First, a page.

You see, this was originally released for D&D 4th edition and while I loathe that system, its skill challenge mechanic is interesting: Basically, you set a complex task in front of the party and allow the respective PCs to accumulate success and failures based on skill-use. Let me make up an example to illustrate the concept: A tree blocks a trade road. The mage may use Knowledge (engineering) to discern the best way to move it, the fighter uses his Strength (or Profession (Woodman) to cut off some big branches and finally, the ranger or druid use Handle Animal to make the horses draw the tree away. Sure, you could depict that in sequence, but the beauty of complex skill challenges lies in the variety of options and the teamwork aspect inherent in besting them. The system is ridiculously easy to understand and I sometimes wish that particularly deadly traps used such a system more often, instead of relying on one roll. So yeah, the inclusion and proper conversion of these skill challenges is a big plus for me and I can’t figure out any drawback to their inclusion.

 

Beyond the satyrs, there is a flaxen-eyed kid in the mill – who is very nervous and claims that it belongs to him. The PCs don’t yet know that…but this boy is Froderick’s son. Ellesandra, his missing wife, was pregnant and raised the boy in the Summerlands, where time follows different laws….a magical place which can, just fyi, be accessed by the mill pond…which also explains the presence of a rather potent sidhe knight and his squire there…and they’re not pleasant beings. Speaking of not pleasant: The module makes an excellent display of highlighting the strange and capricious nature of fey, whilestaying true to the myths: If the PCs take a look at the accounts of Froderick, they may well find out that there is something missing…confronted with this discrepancy, the strange coincidences may make suddenly sense, as Froderick confesses to having had an enchanted millstone that he had to grind each day in order to keep his wife’s love…oh, and his wife was gifted to him by a fairy lord, to whom he was sending the missing tribute…but he vehemently denies being the shape that was seen attempting to drown his wife. (On an aside: Morally compromised, but well-meaning man, young and gorgeous wife that is only kept entranced with him, courtesy of his toil…you can see some nice social commentary here…yep, the like has even existed back in the times quoted by fairy tales…)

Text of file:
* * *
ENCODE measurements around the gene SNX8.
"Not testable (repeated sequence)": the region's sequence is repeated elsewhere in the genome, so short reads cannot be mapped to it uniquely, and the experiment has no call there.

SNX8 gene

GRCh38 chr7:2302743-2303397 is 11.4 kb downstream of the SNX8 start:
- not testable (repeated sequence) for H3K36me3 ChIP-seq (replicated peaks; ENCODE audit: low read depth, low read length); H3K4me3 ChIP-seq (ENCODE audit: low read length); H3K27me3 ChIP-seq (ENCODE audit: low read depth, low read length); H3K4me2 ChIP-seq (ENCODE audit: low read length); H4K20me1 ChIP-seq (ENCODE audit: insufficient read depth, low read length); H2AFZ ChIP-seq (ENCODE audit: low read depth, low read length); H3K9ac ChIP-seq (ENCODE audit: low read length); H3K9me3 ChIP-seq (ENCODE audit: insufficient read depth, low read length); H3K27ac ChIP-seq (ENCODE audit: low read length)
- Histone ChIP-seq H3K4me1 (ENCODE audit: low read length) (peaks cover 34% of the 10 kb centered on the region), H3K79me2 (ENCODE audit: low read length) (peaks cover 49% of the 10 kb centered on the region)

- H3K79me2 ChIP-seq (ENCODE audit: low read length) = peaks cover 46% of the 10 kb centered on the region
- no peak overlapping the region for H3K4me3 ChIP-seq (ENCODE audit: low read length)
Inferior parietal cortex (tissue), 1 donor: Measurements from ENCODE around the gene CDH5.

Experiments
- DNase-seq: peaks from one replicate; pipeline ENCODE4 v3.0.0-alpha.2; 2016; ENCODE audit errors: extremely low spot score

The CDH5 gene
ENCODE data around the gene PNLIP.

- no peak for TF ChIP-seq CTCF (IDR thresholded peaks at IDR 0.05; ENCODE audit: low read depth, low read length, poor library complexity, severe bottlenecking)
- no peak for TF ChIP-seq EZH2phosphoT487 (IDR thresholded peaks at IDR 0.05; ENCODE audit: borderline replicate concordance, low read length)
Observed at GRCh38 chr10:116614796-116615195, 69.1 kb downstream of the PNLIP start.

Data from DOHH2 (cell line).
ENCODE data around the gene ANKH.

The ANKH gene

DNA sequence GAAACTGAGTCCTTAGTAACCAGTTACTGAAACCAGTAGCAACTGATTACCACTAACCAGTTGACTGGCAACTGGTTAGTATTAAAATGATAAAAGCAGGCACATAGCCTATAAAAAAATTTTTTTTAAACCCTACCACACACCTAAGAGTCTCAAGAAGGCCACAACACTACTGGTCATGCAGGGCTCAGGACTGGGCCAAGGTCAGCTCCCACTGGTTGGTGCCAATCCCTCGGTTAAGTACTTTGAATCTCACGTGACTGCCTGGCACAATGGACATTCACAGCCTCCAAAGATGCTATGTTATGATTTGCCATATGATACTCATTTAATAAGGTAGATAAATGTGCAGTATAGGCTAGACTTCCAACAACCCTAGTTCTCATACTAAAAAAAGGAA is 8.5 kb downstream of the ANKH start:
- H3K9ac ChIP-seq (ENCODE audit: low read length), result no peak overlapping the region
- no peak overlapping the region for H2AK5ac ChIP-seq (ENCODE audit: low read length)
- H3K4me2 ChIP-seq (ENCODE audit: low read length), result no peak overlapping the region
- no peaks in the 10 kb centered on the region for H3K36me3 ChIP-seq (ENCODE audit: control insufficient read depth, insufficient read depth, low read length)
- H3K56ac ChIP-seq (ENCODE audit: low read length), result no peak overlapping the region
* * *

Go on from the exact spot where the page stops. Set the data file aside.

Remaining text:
It seems that the PCs will have to dive deeper into the matter at hand and brave the mill pond if they want to get to the bottom of this mystery…literally here, for the tithe collector of the fairy, one nasty hag (who also, coincidentally, knew about the miller skimping on the due amount and who is the culprit of the attempted drowning) has sunk the mill stone in the mill pond…so the PCs will have to dive down…and there, finally, brave a kind of mini-game, if you will, as you’re diving into the river – getting to shore in the lands of the fey will be not an easy task…but once the PCs have managed to reach shore, things turn very much wondrous, as the Summerlands feel, without a doubt, like a realm both wondrous and magickal, as PCs get a chance to encounter eel hounds, witness the dance of moths, deal with frog-riding goblins…and save Elessandra from a fey bandit…and she is willing to fill the PCs in on her marriage being arranged…and thus that the woman has no intention of ever returning to the realms of mortals…but her wedding ring makes for a somber way of hopefully getting the miller off the gallows…but while the GM may elect for this encounter to just happen, it is very much at this point that the linearity you’d expect from a module like this…completely vanishes.

 

Sure, there are aspects that can be presented in a certain sequence, but, at this point, any remotely capable GM and group can either go in sequence through the specific dressings and NPC/monster-encounters, sure – but the goal itself and how they achieve it will depend in a very nice emphasis of player-choice highly upon the interaction with the mythologically-resonant cast of character: You see, with the miller not delivering the proper tribute, Riverbent is actually bound to become part of the Summerlands unless the deal can be renegotiated and the River King’s wrath quelled. Oh, and even if the PCs just want to run…well, they may have access to an incantation that lets them navigate fey roads…but that does not mean they can simply return home!

 

Thing is: Fey are elitist. And cold. And alien. And they seem to have taken a liking to some of the feudal structures seen among the mortals – thus, the PCs will definitely need to make some allies with powerful entities…and the entities being fey, well, let’s just say that strings will be attached, new roleplaying potential generated as the PCs make their impact known among the noble fey. In fact, the PCs may even claim a title, encounter the dragon Tatzel and there would be the Birch Queen’s magnificent and unearthly fair to visit. An evil lord of verminous butterflies, scorched treants and similarly wild beings allow for plenty of deadly encounters…or corresponding opportunities for roleplaiyng opportunities with some of the most interesting creatures to interact with in a while.